FINDING the LAST ROW or COLUMN
General Information
A common requirement is to find the last cell in a row or column
within a sheet. You may have specific requirements where you want to find the
last row in a particular column or even the last column in a particular row
that has text values. There
may be obstacles in the way to finding the last cell such as having two sets
of data separated by blank rows and/or columns in between. This page will help
you select the option to achieve your goal.
VBA uses the same functionality as
keyboard shortcuts or menu options within Excel for navigation. To help with
understanding
I also give the closest keyboard shortcut & menu equivalent
under the heading 'Equivalent GUI Option' for each scenario. I
have also taken into account the importance of data areas and blank cells, so
I have included a section explaining their importance when determining the last
cell in a given situation.
Data Areas and Blank Cells
Data Areas, also called Range Areas, are collections of contiguous nonblank
cells. These data areas are separated by blank rows and/or columns in between.
In Example 1 below there are three areas  range A1:B5, D2:D3 and A7:A8.
Example 1: Presume this is the only data in the sheet.
A

B

C

D

E


1

100

600



2

200

700

1100


3

300

800

1200


4

400

900


5

500

1000


6


7

3500


8

4000


9

The importance of multiple areas is the way the END statement works which is equivalent to the keyboard shortcuts below. Excel will move to the first cell that meets the criteria, so if there are blank cells in between you may get unexpected results. If there are no nonblank cells from the active cell in the direction selected you may end up at the last column (IV) or row (65536) in the sheet depending upon the direction you selected. You will see you get varying results depending upon where the active cell is in relation to other data and whether there is blank rows/columns involved so take these two factors into account when determining the last cell. See the Traps to Avoid section for tips on avoiding problems.
Keyboard Shortcut  Description 
Result if A3 is the active cell

Result if B4 is the active cell

Result if D3 is the active cell

CTRL + UPARROW  From the active cell, move to the uppermost nonblank cell within the current column. 
A1

B1

D2

CTRL + DOWNARROW  From the active cell, move to the lowermost nonblank cell within the current column. 
A5

B5

D65536

CTRL + LEFTARROW  From the active cell, move to the leftmost
nonblank cell within the current row. 
A3

A4

B3

CTRL + RIGHTARROW  From the active cell, move to the rightmost nonblank cell within the current row. 
B3

IV4

IV3

Traps to Avoid
As noted in Data Areas and Blank Cells you may get unexpected
results depending upon the active cell you start with and the data in the target
range. Here are some useful suggestions in avoiding these.
Check for multiple areas in your target range
Take into account multiple areas in the range you are searching to find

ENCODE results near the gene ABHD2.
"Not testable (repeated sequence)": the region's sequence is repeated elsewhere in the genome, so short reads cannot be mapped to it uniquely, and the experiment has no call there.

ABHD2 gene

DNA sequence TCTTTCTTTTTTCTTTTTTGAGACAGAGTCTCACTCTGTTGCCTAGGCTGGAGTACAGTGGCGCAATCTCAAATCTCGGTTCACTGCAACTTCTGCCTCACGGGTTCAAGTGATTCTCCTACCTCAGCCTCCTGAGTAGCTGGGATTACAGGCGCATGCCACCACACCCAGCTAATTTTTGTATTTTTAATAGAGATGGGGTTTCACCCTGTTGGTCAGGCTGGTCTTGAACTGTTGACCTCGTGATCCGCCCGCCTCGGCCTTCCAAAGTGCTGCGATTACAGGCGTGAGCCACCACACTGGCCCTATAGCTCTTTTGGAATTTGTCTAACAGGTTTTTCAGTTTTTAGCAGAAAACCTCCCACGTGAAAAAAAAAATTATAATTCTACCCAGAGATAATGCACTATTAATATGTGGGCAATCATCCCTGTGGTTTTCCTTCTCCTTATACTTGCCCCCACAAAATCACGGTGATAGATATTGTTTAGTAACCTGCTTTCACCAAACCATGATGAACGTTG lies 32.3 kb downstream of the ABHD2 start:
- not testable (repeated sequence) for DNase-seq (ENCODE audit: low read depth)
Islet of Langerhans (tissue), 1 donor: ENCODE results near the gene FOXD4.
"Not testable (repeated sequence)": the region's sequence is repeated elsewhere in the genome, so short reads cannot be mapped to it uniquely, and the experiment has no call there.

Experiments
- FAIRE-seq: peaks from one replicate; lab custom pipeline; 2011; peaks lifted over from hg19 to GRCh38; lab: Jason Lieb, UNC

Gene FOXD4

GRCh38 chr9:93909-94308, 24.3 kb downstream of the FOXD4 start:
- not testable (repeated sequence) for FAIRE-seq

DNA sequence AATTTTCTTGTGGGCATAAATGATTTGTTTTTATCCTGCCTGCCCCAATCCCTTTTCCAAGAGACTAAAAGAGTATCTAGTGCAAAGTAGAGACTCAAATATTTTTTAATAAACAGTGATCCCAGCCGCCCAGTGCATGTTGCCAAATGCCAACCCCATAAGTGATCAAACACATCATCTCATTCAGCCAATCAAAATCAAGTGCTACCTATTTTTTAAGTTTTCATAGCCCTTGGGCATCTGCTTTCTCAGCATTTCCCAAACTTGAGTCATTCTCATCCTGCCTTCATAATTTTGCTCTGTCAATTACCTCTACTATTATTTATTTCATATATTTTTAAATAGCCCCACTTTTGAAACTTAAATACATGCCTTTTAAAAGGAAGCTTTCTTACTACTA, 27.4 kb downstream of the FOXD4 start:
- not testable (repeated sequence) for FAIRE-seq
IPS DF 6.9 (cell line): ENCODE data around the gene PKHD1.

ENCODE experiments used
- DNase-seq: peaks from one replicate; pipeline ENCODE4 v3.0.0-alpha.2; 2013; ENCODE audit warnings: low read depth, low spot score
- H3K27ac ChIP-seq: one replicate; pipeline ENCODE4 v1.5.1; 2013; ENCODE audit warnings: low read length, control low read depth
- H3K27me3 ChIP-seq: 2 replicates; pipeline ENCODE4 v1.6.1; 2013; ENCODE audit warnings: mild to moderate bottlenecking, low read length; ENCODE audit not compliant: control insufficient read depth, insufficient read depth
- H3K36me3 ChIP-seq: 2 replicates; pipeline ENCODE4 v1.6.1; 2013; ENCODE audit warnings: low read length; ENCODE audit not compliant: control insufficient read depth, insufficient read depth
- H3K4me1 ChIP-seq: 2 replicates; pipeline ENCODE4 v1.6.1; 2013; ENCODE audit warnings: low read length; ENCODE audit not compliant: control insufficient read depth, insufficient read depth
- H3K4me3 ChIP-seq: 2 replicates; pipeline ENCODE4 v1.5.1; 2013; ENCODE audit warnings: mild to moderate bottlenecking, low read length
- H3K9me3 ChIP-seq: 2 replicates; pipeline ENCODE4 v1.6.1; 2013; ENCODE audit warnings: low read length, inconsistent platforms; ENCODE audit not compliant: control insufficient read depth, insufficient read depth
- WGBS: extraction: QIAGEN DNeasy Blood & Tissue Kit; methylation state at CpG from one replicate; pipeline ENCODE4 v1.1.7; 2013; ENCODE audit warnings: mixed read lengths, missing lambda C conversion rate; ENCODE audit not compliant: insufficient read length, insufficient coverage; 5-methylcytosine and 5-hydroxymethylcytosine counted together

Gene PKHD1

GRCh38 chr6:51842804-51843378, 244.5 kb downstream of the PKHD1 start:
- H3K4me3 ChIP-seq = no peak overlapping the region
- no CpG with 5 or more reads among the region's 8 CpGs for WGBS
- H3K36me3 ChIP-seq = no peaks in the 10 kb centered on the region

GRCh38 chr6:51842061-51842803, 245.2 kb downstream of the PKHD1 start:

the last row/column. The following code will tell you how many areas are in a
particular range. Note that the use of the Areas property on a range with
Special Cells enables the contents of the cells to be in subranges. If you used
Areas on the range without special cells the value of 1 is returned because
Excel is looking at the range addresses, not the contents.
Sub AreaCount()
'Determine the number of areas in a user defined range
Dim rngConstants As Range, rngFormulas As Range, rngAll As Range
Dim rngUser As Range
'Ask User for range to search
Set rngUser = Application.InputBox( _
prompt:="Select range to search." & vbLf & _
"Note: selecting one cell will return # areas in the whole Sheet", _
Title:="Area Count Selected Range", Type:=8)
'Set ranges for special types Constants and Formulas
On Error Resume Next 'If Constants or formulas dont exist
Set rngConstants = rngUser.SpecialCells(xlCellTypeConstants)
Set rngFormulas = rngUser.SpecialCells(xlCellTypeFormulas)
If rngConstants Is Nothing Then 'If there are no constants
Set rngAll = rngFormulas
ElseIf rngFormulas Is Nothing Then 'if there are no formulas
Set rngAll = rngConstants
Else 'Both constants & formulas may exist.
Set rngAll = Union(rngFormulas, rngConstants)
End If
'If only one cell is selected Excel returns total of all
'areas in the sheet.
If rngUser.Cells.Count = 1 Then
MsgBox prompt:="There is a total of " & rngAll.Areas.Count & _
" areas in the whole Sheet.", Title:="Number of Areas"
'A totally blank range will return nothing
ElseIf rngAll Is Nothing Then
MsgBox prompt:="There are 0 areas in your selected range.", _
Title:="Number of Areas"
Else
MsgBox prompt:="There are " & rngAll.Areas.Count & _
" areas in your selected range.", Title:="Number of Areas"
End If
End Sub
Row and Column Limits
Worksheets are limited to 65536 rows and 256 columns. If your target range has data
up to these maximums then the resulting End(xlUp) or End(xlToLeft) statements will result
in you moving to the first cell not the last.
Example 2: If every row in Column A has data
the following will result in 1 being returned, not 65536.
Range("A65536").End(xlUp).Row
Example 3: If every column in Row 2 has
data the following will result in 1 being returned, not 256.
Range("IV2").End(xlToLeft).Column
To avoid this issue, test for the last Row or Column containing
data before looking up the row or left of the column.
Example 4: Find the last row in column A and the last
column in row 23.
Dim LastRow as Long
If Range("A65536").Value = "" Then
LastRow = Range("A65536").End(xlUp).Row
Else
LastRow = 65536
End If
Dim LastColumn as Integer
If Range("IV23").Value = "" Then
LastColumn = Range("IV23").End(xlToLeft).Column
Else
LastColumn = 256
End If
Blank Columns or Rows
If the row or column that you are searching is completely blank (i.e. no